In 1983 Missouri was losing over 10 tons of topsoil per acre annually due to erosion.  That’s one inch of topsoil off each acre every 15 years.  Missouri’s soil erosion rate was the second worst in the nation, exceeded only by Tennessee.

At that same time, Missouri’s state park system was experiencing a funding crisis.  Federal funding was drying up, resulting in the state parks receiving half of the funding they had been budgeted in the late ’70s.

Two major problems found a solution during the Missouri General Assembly’s 1983 legislative session.  HJR 21 created a 1/10 cent sales tax, half of which was earmarked to support Missouri’s state park system and half to fund soil and water conservation efforts.

HJR 21 was approved by the General Assembly that year, and because it was a constitutional amendment, it needed voter approval.  In August 1984, Missouri voters did just that by a narrow margin.

Because it contained a five-year sunset clause, legislators were debating the issue again in 1988 but could not come to an agreement on the wording.  So a group of agricultural and environmental organizations working as a coalition called the Citizens Committee for Soil, Water and State Parks launched a successful initiative petition effort gathering over 200,000 signatures to put the issue back before voters in November of that year.  This time the parks and soils sales tax was approved with over two-thirds of the vote.

The constitutional amendment has always contained a sunset clause, so after another successful initiative petition effort by the Citizens Committee in 1996, Missouri voters approved the tax once again by more than a two-to-one margin.  In 2006, the Missouri General Assembly agreed to language on the constitutional amendment, and 70.8% of the voters renewed it (the largest percentage yet).

The parks and soils sales tax is now automatically placed before voters every 10 years for renewal, and that is why Constitutional Amendment #1 is on the November 8, 2016, ballot.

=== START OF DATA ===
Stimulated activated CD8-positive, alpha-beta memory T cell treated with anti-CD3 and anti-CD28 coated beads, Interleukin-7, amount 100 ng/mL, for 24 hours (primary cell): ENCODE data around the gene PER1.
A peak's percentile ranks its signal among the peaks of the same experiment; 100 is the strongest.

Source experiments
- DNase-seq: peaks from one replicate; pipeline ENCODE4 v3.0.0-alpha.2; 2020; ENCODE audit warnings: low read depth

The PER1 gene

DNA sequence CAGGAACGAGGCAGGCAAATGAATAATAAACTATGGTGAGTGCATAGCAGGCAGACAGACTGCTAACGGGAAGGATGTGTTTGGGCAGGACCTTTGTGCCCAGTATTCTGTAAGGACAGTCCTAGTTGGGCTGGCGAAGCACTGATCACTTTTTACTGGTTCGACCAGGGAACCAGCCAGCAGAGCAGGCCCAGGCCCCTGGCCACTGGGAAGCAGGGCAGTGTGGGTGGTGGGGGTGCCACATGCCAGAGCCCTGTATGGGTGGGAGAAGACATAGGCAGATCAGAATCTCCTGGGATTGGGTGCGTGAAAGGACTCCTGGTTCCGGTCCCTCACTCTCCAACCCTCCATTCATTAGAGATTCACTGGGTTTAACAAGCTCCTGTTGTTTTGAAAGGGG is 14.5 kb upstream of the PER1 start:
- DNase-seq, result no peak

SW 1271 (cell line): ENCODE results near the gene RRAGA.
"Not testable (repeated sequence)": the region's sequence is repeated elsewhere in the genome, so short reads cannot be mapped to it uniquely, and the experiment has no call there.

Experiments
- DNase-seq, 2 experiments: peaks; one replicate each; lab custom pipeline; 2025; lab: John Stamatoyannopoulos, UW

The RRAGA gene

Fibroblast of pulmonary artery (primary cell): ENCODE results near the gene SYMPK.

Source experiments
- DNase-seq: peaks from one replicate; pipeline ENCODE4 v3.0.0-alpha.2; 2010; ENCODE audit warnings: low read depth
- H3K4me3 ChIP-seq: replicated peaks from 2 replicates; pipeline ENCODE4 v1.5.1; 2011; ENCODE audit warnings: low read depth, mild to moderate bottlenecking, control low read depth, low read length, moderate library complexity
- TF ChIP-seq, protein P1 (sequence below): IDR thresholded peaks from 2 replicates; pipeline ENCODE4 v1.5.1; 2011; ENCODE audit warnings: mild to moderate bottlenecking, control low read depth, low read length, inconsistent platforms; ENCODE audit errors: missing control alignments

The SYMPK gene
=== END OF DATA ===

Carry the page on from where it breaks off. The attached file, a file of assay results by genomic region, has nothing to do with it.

So what has happened to soil erosion and our state parks system since 1983?  More than 229,000 soil and water conservation cost share practices have been implemented on agricultural land, cutting soil erosion in half and saving at least 179 million tons of soil since the program’s inception.  Today, we have one of the finest park systems in the nation that attracts 19 million visitors at Missouri’s 88 state parks and historic sites.  Both programs together add $1.8 billion to our economy.

Why renew the tax again?  Well, soil erosion is still a problem.  More cost-share practices need to be constructed on farmland, and current structures such as terraces, some of which are 20 and 30 years old, have to be maintained to remain effective.  State parks funding from the tax accounts for about 75% of the of the park system’s budget, with the rest coming from concessions, fees, etc.  Admittance to state parks, however, remains free to the public.

Other states ask with envy how we in Missouri were able to develop and receive voter approval for the parks and soils sales tax program.  It goes back to the fact that legitimate needs in Missouri were identified by legislators; agricultural, environmental and other organizations have set aside any differences they may have and work together through the Citizens Committee to support the program; the program remains accountable to the public with a 10-year renewal clause; and Missourians can see and experience first-hand tangible benefits.

On November 8 Missouri voters are urged to support our state park system and soil and water conservation efforts by voting “yes” on Constitutional Amendment #1.  Let’s keep a good thing going!